Adequate sleep is essential to keeping our immune systems working effectively yet according to the Centers for Disease and Control and Prevention (CDC), only about one-third of Americans adults do not get enough sleep each night. During sleep there is a certain type of cytokine protein released that helps fight infection, therefore, not getting enough sleep can lower the amount of these cytokines and other immune cells. The average adult should aim for 7-9 hours of sleep nightly!

Hands being washed with soap at a sink.

>>Wash your Hands<<

I couldn’t help but throw this friendly reminder out there! Although washing your hands does not directly strengthen your immune system, it is a crucial practice for preventing the spread of germs. Clean hands help reduce the risk of coming into contact with viruses and bacteria that can compromise your health. By practicing good hand hygiene, you minimize the chances of getting sick and directly supporting your immune system by preventing potential threats. So, be sure to especially wash your hands after going to the bathroom, before and after preparing food, after coughing or blowing your nose and when coming in from outdoors.

In essence, these healthy habits work together to help create an environment to support immune health. It’s important to implement these tips all year round to support a healthy lifestyle.

Healthy regards, Cassandra RDN

Medical Advice Disclaimer: The information provided on this blog is for informational and educational purposes only. No material provided in this blog, including images and graphics, is intended as a substitute for professional medical advice, diagnosis, or treatment. Always seek the advice of your physician or other qualified health care provider before making any dietary changes or starting a new health care regimen.  Do not neglect professional advice because of what you may have read in this blog.

Portrait of JNCS Registered Dietitian Nutritionis CassandraAbout the Author: Cassandra is a Registered Dietitian Nutritionist. She graduated with a B.S in Nutritional Science with a concentration in Dietetics in from San Jose State University. Cassandra believes nutrition information, as it exists today, does not fully accommodate all cultural traditions and backgrounds. Cassandra’s goal is to work with individuals step-by-step to help them achieve their personal nutritional health and wellness goals. It is her passion to help individuals cultivate positive, sustainable healthy nutritional habits that they can carry with them throughout life.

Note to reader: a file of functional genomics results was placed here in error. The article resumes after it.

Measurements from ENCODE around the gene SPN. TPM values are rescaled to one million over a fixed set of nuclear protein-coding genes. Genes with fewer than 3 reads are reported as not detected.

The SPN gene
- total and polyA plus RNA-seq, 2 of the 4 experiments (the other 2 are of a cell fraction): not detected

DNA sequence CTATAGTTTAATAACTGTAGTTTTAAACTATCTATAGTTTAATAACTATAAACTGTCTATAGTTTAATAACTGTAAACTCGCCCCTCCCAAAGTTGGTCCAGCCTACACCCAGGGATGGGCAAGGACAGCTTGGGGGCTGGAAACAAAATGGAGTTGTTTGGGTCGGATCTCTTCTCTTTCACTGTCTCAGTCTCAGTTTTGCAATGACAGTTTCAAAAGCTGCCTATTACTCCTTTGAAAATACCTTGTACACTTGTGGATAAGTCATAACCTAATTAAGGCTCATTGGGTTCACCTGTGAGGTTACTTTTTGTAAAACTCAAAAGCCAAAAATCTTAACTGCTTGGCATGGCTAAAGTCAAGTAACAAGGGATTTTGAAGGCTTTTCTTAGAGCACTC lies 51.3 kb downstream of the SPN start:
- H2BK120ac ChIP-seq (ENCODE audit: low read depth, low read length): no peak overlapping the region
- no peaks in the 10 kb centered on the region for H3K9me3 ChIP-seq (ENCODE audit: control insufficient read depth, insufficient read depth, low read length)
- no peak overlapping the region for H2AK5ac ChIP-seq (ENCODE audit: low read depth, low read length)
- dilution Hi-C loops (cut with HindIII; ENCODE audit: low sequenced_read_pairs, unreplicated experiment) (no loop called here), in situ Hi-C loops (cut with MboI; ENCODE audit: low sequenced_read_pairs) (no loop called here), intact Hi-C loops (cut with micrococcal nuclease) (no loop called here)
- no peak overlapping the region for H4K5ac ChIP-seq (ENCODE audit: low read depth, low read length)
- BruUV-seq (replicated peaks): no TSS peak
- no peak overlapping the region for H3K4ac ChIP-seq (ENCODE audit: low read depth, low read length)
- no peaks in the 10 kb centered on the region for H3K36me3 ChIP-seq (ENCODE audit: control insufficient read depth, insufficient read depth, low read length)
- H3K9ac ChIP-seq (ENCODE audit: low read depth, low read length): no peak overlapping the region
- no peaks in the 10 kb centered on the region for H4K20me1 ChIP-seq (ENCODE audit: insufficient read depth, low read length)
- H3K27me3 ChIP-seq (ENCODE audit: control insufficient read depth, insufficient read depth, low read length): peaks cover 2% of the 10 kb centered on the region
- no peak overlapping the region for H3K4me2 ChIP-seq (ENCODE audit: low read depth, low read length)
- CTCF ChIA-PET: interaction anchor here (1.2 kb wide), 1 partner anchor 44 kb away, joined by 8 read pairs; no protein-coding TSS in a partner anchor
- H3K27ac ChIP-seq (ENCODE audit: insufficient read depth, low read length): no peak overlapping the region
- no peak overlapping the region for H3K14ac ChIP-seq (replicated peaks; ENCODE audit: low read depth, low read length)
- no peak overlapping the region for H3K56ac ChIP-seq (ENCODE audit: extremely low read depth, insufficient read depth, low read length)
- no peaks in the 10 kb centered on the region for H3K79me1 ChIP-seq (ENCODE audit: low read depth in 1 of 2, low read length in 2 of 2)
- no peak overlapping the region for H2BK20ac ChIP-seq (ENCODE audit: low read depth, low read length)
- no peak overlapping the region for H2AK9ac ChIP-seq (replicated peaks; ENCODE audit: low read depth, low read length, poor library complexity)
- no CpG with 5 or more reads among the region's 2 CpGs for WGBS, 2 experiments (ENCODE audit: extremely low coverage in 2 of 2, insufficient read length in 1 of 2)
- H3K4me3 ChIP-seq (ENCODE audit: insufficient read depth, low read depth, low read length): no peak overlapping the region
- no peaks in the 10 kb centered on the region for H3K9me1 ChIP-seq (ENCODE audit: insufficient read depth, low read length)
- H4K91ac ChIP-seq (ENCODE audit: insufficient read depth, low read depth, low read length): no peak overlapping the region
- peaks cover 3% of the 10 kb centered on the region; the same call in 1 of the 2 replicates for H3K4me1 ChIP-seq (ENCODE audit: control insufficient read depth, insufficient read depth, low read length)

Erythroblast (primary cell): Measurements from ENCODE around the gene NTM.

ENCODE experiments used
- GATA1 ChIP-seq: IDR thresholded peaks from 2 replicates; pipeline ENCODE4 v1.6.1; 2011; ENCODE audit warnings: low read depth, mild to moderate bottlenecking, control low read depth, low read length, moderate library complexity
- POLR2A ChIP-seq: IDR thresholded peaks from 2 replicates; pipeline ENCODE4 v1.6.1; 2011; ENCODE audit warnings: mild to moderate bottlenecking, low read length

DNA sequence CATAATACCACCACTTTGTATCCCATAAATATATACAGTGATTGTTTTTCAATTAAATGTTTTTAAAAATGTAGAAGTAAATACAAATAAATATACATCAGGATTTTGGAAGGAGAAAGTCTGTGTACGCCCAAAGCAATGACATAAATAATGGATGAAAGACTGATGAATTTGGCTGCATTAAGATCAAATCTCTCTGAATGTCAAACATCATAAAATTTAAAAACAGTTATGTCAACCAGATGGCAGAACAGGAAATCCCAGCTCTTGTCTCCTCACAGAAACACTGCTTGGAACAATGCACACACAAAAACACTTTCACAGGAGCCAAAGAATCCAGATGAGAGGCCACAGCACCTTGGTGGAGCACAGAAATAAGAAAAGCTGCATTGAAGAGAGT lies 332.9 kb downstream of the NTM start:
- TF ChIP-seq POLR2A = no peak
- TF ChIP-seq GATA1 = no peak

References:

-“Chronic Stress Puts Your Health at Risk.” Mayo Clinic, https://www.mayoclinic.org/healthy-lifestyle/stress-management/in-depth/stress/art-20046037.

-Ellis, Esther. “How to Keep Your Immune System Healthy.” How to Keep Your Immune System Healthy, Academy of Nutrition and Dietetics, Jan. 2022, https://www.eatright.org/health/wellness/healthful-habits/how-to-keep-your-immune-system-healthy.

-Sleep Deprivation and Deficiency – What Are Sleep Deprivation and Deficiency? | NHLBI, NIH. 24 Mar. 2022, https://www.nhlbi.nih.gov/health/sleep-deprivation.

-“Sleep & Immunity: Can a Lack of Sleep Make You Sick?” Sleep Foundation, 26 Oct. 2018, https://www.sleepfoundation.org/physical-health/how-sleep-affects-immunity.